Why Britain?

By
June 6, 2007 21:21

No other country outside the Arab world comes close to Britain for the sheer number of boycott initiatives.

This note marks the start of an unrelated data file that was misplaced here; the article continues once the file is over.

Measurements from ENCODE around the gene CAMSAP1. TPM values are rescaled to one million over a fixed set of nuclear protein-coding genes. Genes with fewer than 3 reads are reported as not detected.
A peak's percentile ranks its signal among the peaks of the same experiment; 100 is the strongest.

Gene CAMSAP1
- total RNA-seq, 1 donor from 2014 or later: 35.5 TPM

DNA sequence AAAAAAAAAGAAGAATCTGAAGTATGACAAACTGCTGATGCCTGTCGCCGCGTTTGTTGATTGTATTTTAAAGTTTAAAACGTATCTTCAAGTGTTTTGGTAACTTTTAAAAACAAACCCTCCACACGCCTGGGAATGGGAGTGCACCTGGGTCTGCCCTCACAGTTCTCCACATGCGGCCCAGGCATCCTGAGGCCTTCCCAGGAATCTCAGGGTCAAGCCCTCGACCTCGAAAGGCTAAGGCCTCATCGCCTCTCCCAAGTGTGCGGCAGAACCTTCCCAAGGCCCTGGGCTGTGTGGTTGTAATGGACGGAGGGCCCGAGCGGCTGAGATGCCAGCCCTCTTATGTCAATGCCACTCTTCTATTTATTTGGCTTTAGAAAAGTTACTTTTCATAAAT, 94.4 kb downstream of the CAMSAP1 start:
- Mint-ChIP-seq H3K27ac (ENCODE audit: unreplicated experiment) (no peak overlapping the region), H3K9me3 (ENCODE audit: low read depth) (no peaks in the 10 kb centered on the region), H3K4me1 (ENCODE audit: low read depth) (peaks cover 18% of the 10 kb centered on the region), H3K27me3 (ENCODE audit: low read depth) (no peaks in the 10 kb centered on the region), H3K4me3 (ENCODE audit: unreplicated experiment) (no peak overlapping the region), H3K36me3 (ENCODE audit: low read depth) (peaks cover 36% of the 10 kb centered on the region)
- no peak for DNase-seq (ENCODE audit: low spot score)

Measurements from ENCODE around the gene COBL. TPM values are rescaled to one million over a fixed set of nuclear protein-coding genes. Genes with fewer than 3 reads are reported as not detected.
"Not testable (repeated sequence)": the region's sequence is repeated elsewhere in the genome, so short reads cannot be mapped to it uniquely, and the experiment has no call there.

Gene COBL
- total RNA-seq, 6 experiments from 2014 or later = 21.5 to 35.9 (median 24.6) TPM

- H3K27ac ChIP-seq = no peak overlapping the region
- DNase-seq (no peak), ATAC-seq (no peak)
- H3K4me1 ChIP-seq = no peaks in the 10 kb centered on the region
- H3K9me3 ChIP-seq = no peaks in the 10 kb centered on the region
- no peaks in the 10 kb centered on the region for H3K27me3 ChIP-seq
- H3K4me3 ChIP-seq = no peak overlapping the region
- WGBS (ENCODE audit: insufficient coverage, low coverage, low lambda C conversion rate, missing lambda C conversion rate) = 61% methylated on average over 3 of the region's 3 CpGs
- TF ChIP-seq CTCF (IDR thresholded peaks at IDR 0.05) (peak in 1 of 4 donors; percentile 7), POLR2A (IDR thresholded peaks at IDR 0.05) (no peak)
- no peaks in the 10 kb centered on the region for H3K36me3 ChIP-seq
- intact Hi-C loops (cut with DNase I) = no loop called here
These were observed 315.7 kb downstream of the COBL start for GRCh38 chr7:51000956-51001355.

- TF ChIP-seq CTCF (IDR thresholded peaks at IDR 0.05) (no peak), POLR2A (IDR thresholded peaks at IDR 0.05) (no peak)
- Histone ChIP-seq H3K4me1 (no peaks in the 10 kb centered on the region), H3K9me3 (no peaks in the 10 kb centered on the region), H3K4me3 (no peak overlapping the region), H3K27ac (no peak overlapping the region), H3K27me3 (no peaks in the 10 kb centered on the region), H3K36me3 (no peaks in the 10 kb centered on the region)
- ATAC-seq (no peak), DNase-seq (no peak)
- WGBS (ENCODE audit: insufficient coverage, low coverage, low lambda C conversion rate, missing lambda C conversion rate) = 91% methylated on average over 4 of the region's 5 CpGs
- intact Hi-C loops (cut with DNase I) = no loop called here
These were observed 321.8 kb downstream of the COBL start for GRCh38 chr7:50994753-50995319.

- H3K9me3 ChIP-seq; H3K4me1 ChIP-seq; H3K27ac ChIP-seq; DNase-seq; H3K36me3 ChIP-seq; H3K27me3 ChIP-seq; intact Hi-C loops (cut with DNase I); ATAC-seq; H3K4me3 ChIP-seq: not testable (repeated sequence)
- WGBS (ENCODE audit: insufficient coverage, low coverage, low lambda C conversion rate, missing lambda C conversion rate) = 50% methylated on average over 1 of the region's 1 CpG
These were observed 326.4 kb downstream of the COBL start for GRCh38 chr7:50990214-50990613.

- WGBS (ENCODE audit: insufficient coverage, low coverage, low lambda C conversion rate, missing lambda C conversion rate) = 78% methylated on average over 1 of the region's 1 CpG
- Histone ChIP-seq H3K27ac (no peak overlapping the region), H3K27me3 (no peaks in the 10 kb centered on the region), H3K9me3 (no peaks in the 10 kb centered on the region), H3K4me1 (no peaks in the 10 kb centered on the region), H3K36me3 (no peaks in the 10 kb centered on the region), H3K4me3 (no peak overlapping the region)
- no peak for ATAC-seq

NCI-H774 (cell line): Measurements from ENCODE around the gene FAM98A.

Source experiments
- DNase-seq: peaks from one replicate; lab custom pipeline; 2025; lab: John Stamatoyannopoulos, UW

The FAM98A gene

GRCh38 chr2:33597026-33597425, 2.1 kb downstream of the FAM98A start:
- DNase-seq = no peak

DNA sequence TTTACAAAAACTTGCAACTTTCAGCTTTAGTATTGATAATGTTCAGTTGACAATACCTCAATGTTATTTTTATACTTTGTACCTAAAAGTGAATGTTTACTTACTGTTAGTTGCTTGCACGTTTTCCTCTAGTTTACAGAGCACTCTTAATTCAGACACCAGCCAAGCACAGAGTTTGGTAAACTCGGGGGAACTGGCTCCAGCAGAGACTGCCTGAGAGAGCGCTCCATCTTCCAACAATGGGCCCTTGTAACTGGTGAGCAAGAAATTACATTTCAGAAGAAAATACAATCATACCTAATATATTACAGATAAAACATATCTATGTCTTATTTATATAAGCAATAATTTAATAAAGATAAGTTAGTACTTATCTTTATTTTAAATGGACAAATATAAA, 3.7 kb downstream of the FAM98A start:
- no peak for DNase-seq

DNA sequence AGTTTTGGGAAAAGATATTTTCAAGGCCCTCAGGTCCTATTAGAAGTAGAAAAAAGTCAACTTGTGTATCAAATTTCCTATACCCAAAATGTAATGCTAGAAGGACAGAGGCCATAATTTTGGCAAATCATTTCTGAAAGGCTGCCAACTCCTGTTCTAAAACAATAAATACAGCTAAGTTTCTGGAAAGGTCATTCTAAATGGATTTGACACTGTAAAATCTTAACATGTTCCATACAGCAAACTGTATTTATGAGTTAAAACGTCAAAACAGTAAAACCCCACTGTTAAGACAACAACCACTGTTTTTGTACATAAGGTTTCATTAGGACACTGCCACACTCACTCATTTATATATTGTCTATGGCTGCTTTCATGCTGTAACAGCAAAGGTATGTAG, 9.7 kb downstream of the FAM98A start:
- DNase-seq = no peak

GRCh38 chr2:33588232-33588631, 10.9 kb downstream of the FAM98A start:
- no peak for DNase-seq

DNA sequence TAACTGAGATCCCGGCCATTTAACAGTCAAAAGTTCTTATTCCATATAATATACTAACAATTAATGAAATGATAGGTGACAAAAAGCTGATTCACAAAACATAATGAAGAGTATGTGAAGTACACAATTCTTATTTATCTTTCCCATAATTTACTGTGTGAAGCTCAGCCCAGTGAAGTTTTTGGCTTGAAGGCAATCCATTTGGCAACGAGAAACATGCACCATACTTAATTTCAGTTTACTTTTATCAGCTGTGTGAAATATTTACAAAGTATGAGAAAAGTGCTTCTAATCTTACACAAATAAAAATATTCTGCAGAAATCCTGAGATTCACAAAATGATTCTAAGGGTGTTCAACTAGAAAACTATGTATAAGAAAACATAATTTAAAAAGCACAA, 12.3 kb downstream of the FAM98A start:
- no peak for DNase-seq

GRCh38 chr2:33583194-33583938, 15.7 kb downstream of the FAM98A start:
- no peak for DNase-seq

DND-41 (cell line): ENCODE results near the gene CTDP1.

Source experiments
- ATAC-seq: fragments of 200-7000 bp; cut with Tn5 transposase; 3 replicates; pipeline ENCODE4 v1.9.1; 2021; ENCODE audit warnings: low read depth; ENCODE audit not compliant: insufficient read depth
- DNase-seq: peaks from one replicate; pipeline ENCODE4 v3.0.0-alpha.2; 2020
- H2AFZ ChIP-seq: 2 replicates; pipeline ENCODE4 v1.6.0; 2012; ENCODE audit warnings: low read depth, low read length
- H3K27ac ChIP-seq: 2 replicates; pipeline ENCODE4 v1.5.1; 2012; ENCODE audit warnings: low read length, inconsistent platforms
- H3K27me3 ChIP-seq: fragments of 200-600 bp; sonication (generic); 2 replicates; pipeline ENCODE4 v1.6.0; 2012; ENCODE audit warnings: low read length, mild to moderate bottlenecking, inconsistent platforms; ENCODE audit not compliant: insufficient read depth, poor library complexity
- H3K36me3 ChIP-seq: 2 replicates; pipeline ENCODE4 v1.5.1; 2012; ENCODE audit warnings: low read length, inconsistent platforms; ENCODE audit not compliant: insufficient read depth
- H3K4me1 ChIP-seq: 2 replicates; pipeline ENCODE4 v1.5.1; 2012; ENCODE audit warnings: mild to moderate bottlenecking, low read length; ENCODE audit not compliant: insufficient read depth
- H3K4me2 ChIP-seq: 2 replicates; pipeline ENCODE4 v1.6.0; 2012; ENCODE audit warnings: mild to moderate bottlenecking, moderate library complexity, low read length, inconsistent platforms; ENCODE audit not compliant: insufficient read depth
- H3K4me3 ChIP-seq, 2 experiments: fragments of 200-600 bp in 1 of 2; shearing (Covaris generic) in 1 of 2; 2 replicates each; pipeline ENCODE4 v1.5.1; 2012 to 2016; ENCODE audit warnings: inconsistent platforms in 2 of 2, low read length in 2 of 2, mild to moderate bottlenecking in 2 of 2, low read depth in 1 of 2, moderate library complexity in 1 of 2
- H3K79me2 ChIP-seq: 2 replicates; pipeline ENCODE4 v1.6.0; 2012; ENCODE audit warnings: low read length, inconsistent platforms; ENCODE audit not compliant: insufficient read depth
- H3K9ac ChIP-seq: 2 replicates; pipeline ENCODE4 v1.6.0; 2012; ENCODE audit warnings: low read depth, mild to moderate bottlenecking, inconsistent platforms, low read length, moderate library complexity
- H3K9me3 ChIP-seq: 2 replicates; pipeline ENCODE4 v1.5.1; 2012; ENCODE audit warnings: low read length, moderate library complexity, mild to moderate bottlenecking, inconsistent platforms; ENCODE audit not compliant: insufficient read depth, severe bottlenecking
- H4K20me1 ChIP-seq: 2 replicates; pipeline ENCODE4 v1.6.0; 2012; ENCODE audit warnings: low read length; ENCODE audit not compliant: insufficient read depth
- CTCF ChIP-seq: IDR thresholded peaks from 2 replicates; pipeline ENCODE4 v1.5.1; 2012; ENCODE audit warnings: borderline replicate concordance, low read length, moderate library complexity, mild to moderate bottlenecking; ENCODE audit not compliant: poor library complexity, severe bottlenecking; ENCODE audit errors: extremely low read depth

Britain's second-largest union, the civil servants association UNISON, will vote later this month on whether its 1.5 million members should launch an economic boycott of Israel. In May, the country's University and College Union (UCU) voted to recommend an academic boycott of Israel to its members. In April, Britain's National Union of Journalists (NUJ) voted to boycott Israeli products. In March, 130 British doctors proposed boycotting the Israel Medical Association and demanded its expulsion from the World Medical Association. Nor are such initiatives anything new. The Church of England decided last year to divest from companies "profiting from (Israel's) illegal occupation" of the territories. The two lecturers unions that merged to form UCU in 2006 had each previously voted to impose an academic boycott on Israel (one decision was later overturned in a revote; the other was subsequently invalidated by the merger). A British architects association has repeatedly urged a boycott of Israeli architects. And private organizations have imposed their own boycotts. A British journal of translation studies, for instance, fired a board member in 2002 solely and declaredly because she was Israeli (and, ironically, a longtime activist against the very "occupation" she was fired to protest). Last month, the Tate Modern museum not only refused to include works by Jewish Israeli artists in its exhibition on contemporary Middle Eastern art, but billed works by Arab Israeli artists as being from "Palestine." CLEARLY, SUCH actions raise many questions. Why, for instance, is Israel the only country singled out for such attention? None of these groups has proposed boycotting Sudan, where government-backed militias have slaughtered some 400,000 people in recent years (compared to about 4,000 Palestinians killed in Israeli-Palestinian fighting during those same years), and are now raiding neighboring Chad and Central African Republic as well. Or Zimbabwe, where Robert Mugabe is deliberately starving his own people; Myanmar, where a military junta overthrew the elected government in 1990 and has brutalized the population ever since; Russia, whose war in Chechnya is thought to have killed tens or even hundreds of thousands of civilians (no exact statistics exist); China, which has occupied Tibet since 1950; or even the US and Britain itself, whose botched invasion of Iraq sparked a civil war that is killing hundreds of thousands of people a year. By any objective standard, these are worthier targets for sanctions than a country that has repeatedly sought to end its "occupation of Palestine" (through the Oslo Accords, the Camp David talks in 2000 and the unilateral withdrawal from Gaza in 2005), but has been met each time only with increased terrorism; and whose military operations are aimed at defending its own people from terrorist attacks. Moreover, why protest the occupation by targeting the medical profession, which treats Jews and Arabs alike, including Palestinians seeking care unavailable in their own hospitals? Or academia, which probably contains more "anti-occupation" activists than any other profession in Israel? And why would a professional union like the NUJ deliberately sacrifice its greatest professional asset - a reputation for objectivity - by openly taking sides in a conflict it covers, thereby destroying the credibility of its members' reporting? THE MOST puzzling question of all, however, is "why Britain"? There have been boycott initiatives elsewhere, but no other country outside the Arab world comes close to Britain for the sheer number of such initiatives and the range of professions they encompass. Why is Britain alone seemingly consumed with this anti-Israel obsession? Psychologists could undoubtedly have a field day exploring the possibilities. Perhaps this obsession is a reversion to Britain's historic role as a pioneer of new forms of anti-Semitism? Britain, after all, gave the world the first known Christian blood libel against Jews (the case of William of Norwich in 1144); it was also the first country to expel its Jews, in 1290 - two centuries before the more famous Spanish expulsion of 1492. Or perhaps it reflects guilt over Britain's failure, as the country that controlled the area in 1948, to prevent a Jewish state from arising at all? Certainly, it made a good-faith effort - for instance, by giving Jordan and Egypt free access to its arsenals when they invaded the nascent Israel in an effort to strangle it at birth. Nevertheless, it undeniably failed. Whatever the reason, this British obsession has serious policy implications for Israel, which has long regarded that country as one of its closest friends. Britain, for instance, consistently places second only to the US in polls asking which country Israelis would trust to mediate Arab-Israeli talks, or as part of a peacekeeping force under any future deal. THERE ARE two obvious reasons for this belief in British friendship. One is Britain's longtime status as America's closest ally. America is unquestionably Israel's best friend, and Israeli affection for the US has thus been extended to Britain by association. The other is Tony Blair's 10 years at Britain's helm, during which he has been the European leader most supportive of Israel's right to defend itself. This misled Israelis into thinking that most Britons share his views. In reality, however, Blair's support of Israel on this issue has been immensely unpopular with his countrymen, and with British opinion leaders so fixated on Israel-bashing, the situation can only get worse. After all, the NUJ controls what Britons read in their papers, hear on their radios and see on their televisions; the Anglican Church controls what they hear from the pulpit; the UCU controls what college students hear in class; UNISON plays a major role in setting and carrying out policy. What else is left? This does not, obviously, mean that Israel should abandon the public relations battlefield, or cease trying to find common ground with both the British government and individual companies and organizations. But it does mean that it will not be able to rely on Britain much longer as one of its comparative advocates within Europe. Israel must therefore immediately start investing effort, at both the governmental and public opinion levels, in cultivating other European countries to replace Britain in this role. Britain, unfortunately, is already a lost cause.